What is a vegetarian?
The Vegetarian Society defines a vegetarian as: "Someone who lives on a diet of grains, pulses, nuts, seeds, vegetables and fruits with, or without, the use of dairy products and eggs. A vegetarian does not eat any meat, poultry, game, fish, shellfish* or by-products of slaughter."
*Shellfish are typically ‘a sea animal covered with a shell’. We take shellfish to mean;
- Crustaceans (hard external shell) large – e.g. lobsters, crayfish, crabs, small – e.g. prawns, shrimps
- Molluscs (most are protected by a shell) e.g. mussels, oysters, winkles, limpets, clams, etc. Also includes cephalopods such as cuttlefish, squid, octopus.
There are different types of vegetarian:
- Lacto-ovo-vegetarians eat both dairy products and eggs; this is the most common type of vegetarian diet.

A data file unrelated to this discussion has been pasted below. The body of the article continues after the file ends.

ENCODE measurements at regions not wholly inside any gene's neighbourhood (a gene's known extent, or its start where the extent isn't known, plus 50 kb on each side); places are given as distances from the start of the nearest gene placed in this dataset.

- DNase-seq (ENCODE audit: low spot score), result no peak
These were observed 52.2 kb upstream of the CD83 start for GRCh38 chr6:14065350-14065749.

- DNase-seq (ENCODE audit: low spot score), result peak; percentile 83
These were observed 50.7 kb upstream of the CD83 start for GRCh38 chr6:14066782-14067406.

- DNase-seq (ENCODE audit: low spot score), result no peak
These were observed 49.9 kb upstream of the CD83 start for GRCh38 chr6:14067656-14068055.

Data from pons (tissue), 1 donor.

- Lacto-vegetarians eat dairy products but avoid eggs.
- Ovo-vegetarian. Eats eggs but not dairy products.
- Vegans do not eat dairy products, eggs, or any other products which are derived from animals.
Eggs: Many lacto-ovo vegetarians will only eat free-range eggs. This is because of welfare objections to the intensive farming of hens. Through its Vegetarian Society Approved trade mark, the Vegetarian Society only endorses products containing free-range eggs.
Some people may be vegetarian for religious reasons. Jains, for example, are either lacto-vegetarian or vegan, while some Hindus and Buddhists may choose to practice a vegetarian diet.